Computation or computing refers to the process of performing calculations or executing operations to solve a specific problem or produce a desired result. It is a fundamental concept in computer science and mathematics, and it can be implemented using various mechanisms, including electronics, computers, algorithms, and mathematical models.
The actual process of computing can be defined in terms of a very small number of very simple operations, such as addition, multiplication, recursion, and so on. Computing devices can also make statements about other computing devices.
Key elements of computation include:
Input: The data or information provided to a system for processing. Inputs are transformed through computation to produce outputs.
Algorithm: A step-by-step set of rules or instructions that defines how a specific task or problem should be solved. Algorithms are fundamental to computation and can be implemented in various forms, from mathematical formulas to computer programs.
Processing: The manipulation and transformation of input data according to the rules specified by the algorithm. This step involves performing calculations, logical operations, and other manipulations to derive meaningful results.
Output: The result or output produced by the computation, which provides a solution to the problem or answers the question posed by the input.
Types of computation
The term that encompasses any material that performs computation is computronium.
Cognitive computation: Intelligent agents naturally perform computations in their minds, solving problems and making decisions based on cognitive processes.
Digital computation: Electronic computers and digital systems have become the primary tools for carrying out complex computations. These systems use binary representation and execute algorithms through different hardware, like electronic circuits.
Mechanical computation: Mechanical devices such as abacuses and slide rules are also used for computation.
Quantum computation: A type that uses the principles of quantum mechanics to perform computation using quantum bits (qubits) and quantum gates.
BioGeoComputing: A layer of crustal bacteria in several planets which has been converted into processing substrate.
DNA Computing: In DNA computing, information is encoded using the four nucleotide bases (adenine, thymine, cytosine, and guanine). DNA strands are manipulated and processed in a way that represents the solution to a computational problem.
Geoflex Computing: A type of computing using the energy of tidal flexing in ice moons.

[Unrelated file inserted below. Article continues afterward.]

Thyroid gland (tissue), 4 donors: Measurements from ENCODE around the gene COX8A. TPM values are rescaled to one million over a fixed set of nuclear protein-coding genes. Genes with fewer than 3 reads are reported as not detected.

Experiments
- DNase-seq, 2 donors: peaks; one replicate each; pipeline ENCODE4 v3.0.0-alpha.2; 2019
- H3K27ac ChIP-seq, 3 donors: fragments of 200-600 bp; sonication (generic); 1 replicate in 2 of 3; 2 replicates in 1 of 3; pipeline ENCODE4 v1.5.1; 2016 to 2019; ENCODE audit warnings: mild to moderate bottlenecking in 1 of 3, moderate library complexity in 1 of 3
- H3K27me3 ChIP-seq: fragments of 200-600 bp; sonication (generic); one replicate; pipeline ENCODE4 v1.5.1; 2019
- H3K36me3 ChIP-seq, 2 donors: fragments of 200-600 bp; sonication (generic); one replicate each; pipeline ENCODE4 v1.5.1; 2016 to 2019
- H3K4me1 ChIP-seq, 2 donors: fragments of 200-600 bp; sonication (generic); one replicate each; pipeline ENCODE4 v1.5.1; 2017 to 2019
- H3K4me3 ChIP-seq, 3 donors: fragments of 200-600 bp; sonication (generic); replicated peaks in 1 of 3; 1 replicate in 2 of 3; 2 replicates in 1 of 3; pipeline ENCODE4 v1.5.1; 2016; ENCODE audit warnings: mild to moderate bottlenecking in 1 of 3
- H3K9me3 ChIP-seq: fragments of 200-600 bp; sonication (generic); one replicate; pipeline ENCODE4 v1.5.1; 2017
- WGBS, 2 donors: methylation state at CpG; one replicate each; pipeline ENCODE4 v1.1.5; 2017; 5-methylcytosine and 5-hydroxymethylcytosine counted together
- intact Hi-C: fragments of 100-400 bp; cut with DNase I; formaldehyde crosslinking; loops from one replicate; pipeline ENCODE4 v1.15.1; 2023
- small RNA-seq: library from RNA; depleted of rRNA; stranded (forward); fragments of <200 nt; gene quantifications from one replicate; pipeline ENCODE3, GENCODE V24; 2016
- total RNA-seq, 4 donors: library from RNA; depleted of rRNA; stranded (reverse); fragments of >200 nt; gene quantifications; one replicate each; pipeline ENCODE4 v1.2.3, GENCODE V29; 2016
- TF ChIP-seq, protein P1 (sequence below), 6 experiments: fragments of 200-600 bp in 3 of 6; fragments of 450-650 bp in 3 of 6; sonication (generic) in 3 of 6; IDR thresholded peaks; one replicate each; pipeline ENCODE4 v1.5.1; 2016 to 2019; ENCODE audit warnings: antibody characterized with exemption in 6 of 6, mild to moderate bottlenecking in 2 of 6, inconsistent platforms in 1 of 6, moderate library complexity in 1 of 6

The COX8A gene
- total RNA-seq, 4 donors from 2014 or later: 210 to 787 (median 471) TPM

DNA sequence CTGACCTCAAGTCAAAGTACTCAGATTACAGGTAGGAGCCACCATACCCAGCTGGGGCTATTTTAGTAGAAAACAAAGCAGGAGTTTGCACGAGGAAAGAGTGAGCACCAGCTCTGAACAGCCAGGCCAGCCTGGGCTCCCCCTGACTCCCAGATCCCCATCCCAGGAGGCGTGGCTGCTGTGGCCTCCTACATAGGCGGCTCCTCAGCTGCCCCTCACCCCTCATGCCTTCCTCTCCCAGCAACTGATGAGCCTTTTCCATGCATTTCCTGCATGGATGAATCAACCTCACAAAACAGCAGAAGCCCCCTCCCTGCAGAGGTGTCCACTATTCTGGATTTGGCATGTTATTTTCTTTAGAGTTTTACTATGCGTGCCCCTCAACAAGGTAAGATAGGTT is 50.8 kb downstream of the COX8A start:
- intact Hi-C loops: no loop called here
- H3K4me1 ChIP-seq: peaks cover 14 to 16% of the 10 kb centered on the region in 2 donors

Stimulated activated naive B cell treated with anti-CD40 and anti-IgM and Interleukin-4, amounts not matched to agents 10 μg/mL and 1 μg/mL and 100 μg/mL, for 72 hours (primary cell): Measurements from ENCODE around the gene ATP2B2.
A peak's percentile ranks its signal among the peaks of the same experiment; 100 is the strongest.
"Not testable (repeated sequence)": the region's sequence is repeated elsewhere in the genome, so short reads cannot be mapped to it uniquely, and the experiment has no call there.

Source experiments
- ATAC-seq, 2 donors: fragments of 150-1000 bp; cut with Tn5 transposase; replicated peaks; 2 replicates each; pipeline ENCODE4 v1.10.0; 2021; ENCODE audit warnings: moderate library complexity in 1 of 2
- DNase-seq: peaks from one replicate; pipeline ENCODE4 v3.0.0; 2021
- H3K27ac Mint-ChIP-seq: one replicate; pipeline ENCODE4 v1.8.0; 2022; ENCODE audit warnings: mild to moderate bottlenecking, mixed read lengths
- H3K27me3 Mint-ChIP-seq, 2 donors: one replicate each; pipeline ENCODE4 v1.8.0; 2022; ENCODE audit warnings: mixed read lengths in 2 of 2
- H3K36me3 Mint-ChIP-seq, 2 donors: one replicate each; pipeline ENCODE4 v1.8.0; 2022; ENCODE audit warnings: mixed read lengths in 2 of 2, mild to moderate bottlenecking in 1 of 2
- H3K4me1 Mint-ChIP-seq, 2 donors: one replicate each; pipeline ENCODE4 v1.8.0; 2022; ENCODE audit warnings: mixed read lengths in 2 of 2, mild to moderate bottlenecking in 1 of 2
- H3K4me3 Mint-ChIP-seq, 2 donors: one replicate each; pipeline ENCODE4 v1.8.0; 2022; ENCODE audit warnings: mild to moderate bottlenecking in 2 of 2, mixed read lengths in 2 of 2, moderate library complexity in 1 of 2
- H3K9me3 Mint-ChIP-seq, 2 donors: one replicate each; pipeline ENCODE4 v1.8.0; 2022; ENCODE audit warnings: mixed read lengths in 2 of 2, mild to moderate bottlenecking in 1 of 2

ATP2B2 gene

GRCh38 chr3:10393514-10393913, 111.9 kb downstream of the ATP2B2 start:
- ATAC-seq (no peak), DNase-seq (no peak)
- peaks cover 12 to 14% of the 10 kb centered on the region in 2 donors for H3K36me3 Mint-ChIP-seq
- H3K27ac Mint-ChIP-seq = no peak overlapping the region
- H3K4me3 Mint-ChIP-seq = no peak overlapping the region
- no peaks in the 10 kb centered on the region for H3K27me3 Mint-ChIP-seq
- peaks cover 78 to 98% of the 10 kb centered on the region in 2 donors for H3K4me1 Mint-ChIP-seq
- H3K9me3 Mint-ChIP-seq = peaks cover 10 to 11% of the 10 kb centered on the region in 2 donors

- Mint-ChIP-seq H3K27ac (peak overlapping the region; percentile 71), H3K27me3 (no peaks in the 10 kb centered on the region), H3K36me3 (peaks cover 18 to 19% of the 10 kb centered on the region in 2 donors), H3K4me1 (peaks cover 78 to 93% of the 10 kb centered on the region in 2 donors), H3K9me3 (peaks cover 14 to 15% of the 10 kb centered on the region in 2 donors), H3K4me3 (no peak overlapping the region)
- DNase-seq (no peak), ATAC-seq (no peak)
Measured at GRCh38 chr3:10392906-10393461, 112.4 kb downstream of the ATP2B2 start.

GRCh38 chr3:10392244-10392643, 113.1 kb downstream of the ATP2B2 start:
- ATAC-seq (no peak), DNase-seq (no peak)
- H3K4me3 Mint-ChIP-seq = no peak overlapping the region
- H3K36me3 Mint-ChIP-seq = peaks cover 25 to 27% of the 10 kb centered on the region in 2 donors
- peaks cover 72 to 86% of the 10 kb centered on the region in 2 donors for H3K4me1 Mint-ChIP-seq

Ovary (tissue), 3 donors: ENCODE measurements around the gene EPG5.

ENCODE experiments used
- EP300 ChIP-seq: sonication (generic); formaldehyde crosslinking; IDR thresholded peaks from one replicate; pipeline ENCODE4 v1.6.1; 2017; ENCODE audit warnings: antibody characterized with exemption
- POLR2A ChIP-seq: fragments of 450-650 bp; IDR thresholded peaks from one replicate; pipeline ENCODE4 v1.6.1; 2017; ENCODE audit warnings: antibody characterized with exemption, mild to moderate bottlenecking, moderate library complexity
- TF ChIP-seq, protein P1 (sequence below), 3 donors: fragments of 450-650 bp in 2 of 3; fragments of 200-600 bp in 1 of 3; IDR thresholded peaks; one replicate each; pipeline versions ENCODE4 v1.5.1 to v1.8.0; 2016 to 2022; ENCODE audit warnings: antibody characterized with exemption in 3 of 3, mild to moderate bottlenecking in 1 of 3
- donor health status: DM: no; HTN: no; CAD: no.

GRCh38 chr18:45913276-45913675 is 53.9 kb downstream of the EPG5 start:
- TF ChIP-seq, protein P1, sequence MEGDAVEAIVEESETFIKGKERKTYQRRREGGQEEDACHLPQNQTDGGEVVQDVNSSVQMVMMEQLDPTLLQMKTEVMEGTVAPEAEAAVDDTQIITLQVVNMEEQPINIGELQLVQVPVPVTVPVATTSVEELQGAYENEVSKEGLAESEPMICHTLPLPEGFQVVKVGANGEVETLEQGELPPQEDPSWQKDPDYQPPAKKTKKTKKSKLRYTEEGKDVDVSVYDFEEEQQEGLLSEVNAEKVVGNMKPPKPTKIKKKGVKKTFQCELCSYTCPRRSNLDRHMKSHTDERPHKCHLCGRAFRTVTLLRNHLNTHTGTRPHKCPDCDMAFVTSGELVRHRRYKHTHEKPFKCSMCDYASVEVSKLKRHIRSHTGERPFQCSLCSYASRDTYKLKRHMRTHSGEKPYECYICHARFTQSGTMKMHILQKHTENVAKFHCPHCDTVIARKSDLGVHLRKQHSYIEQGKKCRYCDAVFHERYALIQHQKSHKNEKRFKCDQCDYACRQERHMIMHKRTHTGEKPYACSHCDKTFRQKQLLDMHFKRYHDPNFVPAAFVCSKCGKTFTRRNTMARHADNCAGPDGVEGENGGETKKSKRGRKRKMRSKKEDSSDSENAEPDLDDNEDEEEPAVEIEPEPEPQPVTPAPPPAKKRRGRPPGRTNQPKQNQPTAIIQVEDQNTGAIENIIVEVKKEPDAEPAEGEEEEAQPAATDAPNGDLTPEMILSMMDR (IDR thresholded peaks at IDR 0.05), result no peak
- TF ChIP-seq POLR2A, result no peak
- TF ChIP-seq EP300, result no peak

Ubiquitous Computing: Computing that is an integral, invisible part of people's lives. With ubiquitous computing, computers take into account the human world rather than requiring humans to enter into the computer's methods of working.
Computer Science - Text by Adapted by M. Alan Kazlev from the original write-up by Robert J. Hall The theoretical and practical application of computational devices, including hardware, firmware and software architecture, programming skills, simulation techniques, customized algorithms and dedicated aioids, virtualics, networking, parallel programming, intelligent subroutines, information storage, comparative machine-level low level, and intermediate level operating systems, and subturing artificial intelligences.
DNA Computing - Text by M. Alan Kazlev A form of computing dating back to the Information Age, in which DNA molecules are used to solve complex mathematical problems or generate virtual worlds. DNA computers allow trillions of computations to be performed simultaneously. However, they are slower than standard nanocomputers.
RAM (computing) - Text by M. Alan Kazlev The working memory of a computer, into which applications and programs can be loaded and run. Memory locations can be accessed in any order and do not need to be accessed sequentially (originally an acronym in old Anglic: Random Access Memory).
Ubiquitous Computing - Text by Anders Sandberg in his Transhuman Terminology Also known as "embodied virtuality". Information and early Interplanetary Age Old Earth. Computers that are an integral, invisible part of people's lives. In some ways the opposite of virtual reality, in which the user is absorbed into the computational world. With ubiquitous computing, computers take into account the human world rather than requiring humans to enter into the computer's methods of working. Ubiquitous computing evolved into the micro-, meso- and micro/meso/nanon based interactivity of the middle Interplanetary Age and later.